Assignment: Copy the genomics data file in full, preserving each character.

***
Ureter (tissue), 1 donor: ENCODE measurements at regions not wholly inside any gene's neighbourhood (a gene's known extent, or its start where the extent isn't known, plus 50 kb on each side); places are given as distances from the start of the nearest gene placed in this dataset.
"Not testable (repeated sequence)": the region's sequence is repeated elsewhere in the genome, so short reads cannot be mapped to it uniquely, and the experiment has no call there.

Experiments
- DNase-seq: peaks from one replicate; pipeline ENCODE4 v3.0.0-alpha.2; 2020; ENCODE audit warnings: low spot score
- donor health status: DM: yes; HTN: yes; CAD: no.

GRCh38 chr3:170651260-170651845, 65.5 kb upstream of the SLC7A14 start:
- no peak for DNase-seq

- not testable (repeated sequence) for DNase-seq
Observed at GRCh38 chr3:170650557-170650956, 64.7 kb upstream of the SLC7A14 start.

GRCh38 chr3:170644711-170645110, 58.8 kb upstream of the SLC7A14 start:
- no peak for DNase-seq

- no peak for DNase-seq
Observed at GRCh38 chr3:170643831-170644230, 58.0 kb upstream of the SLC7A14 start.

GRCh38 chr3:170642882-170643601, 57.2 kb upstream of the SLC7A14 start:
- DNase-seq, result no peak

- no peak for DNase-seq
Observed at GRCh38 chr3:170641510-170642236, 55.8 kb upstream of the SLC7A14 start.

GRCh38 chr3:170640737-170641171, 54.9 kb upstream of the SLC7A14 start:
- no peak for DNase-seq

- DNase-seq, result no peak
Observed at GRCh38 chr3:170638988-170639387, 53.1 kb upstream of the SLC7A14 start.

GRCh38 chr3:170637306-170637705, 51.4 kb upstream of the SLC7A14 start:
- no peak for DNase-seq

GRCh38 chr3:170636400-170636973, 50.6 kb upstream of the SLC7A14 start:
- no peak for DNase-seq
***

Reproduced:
Ureter (tissue), 1 donor: ENCODE measurements at regions not wholly inside any gene's neighbourhood (a gene's known extent, or its start where the extent isn't known, plus 50 kb on each side); places are given as distances from the start of the nearest gene placed in this dataset.
"Not testable (repeated sequence)": the region's sequence is repeated elsewhere in the genome, so short reads cannot be mapped to it uniquely, and the experiment has no call there.

Experiments
- DNase-seq: peaks from one replicate; pipeline ENCODE4 v3.0.0-alpha.2; 2020; ENCODE audit warnings: low spot score
- donor health status: DM: yes; HTN: yes; CAD: no.

GRCh38 chr3:170651260-170651845, 65.5 kb upstream of the SLC7A14 start:
- no peak for DNase-seq

- not testable (repeated sequence) for DNase-seq
Observed at GRCh38 chr3:170650557-170650956, 64.7 kb upstream of the SLC7A14 start.

GRCh38 chr3:170644711-170645110, 58.8 kb upstream of the SLC7A14 start:
- no peak for DNase-seq

- no peak for DNase-seq
Observed at GRCh38 chr3:170643831-170644230, 58.0 kb upstream of the SLC7A14 start.

GRCh38 chr3:170642882-170643601, 57.2 kb upstream of the SLC7A14 start:
- DNase-seq, result no peak

- no peak for DNase-seq
Observed at GRCh38 chr3:170641510-170642236, 55.8 kb upstream of the SLC7A14 start.

GRCh38 chr3:170640737-170641171, 54.9 kb upstream of the SLC7A14 start:
- no peak for DNase-seq

- DNase-seq, result no peak
Observed at GRCh38 chr3:170638988-170639387, 53.1 kb upstream of the SLC7A14 start.

GRCh38 chr3:170637306-170637705, 51.4 kb upstream of the SLC7A14 start:
- no peak for DNase-seq

GRCh38 chr3:170636400-170636973, 50.6 kb upstream of the SLC7A14 start:
- no peak for DNase-seq